The Psalm of Habakkuk -- By: Richard D. Patterson

Journal: Grace Theological Journal
Volume: GTJ 08:2 (Fall 1987)
Article: The Psalm of Habakkuk
Author: Richard D. Patterson

The Psalm of Habakkuk

Richard D. Patterson

Thematically, textually, and literarily, the psalm of Habakkuk (3:3–15) differs markedly from the material in the rest of the book. Translation and subsequent analysis of the psalm reveal that it is a remnant of epic literature, and as such it focuses on the theme of the heroic. Throughout the passage, God is the hero whose actions divide the psalm into two parts. The first poem (vv 3–7) relates the account of an epic journey as God guides his people toward the land of promise. In the second poem (vv 8–15), Gods miraculous acts in the conquest period are rehearsed. The singing of these two epic songs was designed to evoke in the listeners a response of submission to Israels Redeemer. Habakkuks own response (in vv 16–19) illustrates the proper movement toward Israels grand and heroic Savior.

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An enigmatic psalm of praise occupies the greater portion of the third chapter of Habakkuk’s prophecy1 and exhibits striking differences from the preceding two chapters. Thematically, the first two chapters are largely narrative, recording Habakkuk’s great perplexities (1:2–4, 12–17) and God’s detailed responses (1:5–11; 2:1–20); whereas, with the third chapter, a positive tone emerges in the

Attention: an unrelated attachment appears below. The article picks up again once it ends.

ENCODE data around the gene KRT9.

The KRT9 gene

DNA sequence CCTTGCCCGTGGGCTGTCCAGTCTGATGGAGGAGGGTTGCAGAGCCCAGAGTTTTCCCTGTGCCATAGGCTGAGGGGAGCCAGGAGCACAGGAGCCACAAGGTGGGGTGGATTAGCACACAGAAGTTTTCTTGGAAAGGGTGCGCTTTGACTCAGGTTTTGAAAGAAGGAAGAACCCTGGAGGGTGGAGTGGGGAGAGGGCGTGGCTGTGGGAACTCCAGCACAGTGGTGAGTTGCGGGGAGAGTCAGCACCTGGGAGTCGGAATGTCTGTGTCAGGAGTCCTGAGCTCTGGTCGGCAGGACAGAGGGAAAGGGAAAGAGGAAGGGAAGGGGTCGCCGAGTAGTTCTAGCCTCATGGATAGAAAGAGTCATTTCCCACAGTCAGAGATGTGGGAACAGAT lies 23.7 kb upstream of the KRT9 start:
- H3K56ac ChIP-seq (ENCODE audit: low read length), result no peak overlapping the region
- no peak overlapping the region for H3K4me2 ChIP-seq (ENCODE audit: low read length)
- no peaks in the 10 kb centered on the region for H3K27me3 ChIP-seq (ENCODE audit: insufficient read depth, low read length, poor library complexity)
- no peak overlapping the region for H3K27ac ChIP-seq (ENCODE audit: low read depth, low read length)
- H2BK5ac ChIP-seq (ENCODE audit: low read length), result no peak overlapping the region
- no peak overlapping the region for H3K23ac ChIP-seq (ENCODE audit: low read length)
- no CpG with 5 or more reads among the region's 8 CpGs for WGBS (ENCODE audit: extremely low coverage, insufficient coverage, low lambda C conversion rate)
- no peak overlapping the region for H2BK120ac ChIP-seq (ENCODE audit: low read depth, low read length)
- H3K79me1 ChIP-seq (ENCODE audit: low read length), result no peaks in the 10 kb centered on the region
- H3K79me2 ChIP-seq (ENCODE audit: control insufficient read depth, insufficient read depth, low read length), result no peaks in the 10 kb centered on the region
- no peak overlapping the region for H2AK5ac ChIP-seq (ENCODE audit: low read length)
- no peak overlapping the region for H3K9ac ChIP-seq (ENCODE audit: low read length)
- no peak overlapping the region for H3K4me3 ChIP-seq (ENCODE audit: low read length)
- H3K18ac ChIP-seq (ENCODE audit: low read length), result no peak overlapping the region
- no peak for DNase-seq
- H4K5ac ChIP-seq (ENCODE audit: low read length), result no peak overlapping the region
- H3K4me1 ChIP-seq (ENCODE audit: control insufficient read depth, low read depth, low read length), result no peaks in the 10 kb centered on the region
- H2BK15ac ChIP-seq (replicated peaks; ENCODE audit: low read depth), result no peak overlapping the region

prophet’s great prayer of praise of God. The first two chapters are written in the usual classical Hebrew that was prevalent in the seventh century B.C., whereas the psalm of chap. 3 utilizes older literary material that had been passed down since Moses’ day. Futhermore these two sections are written in distinctively different literary vehicles. The first two chapters were composed largely in literary forms that are typical of prophecy such as oracles, laments, and woes. However, the psalm of Hab 3:3–15 is written in an older poetic format that contains some very difficult Hebrew grammatical constructions and very rare words.

These factors, plus the inclusion of several musical notations (3:1, 3, 9, You must have a subscription and be logged in to read the entire article.
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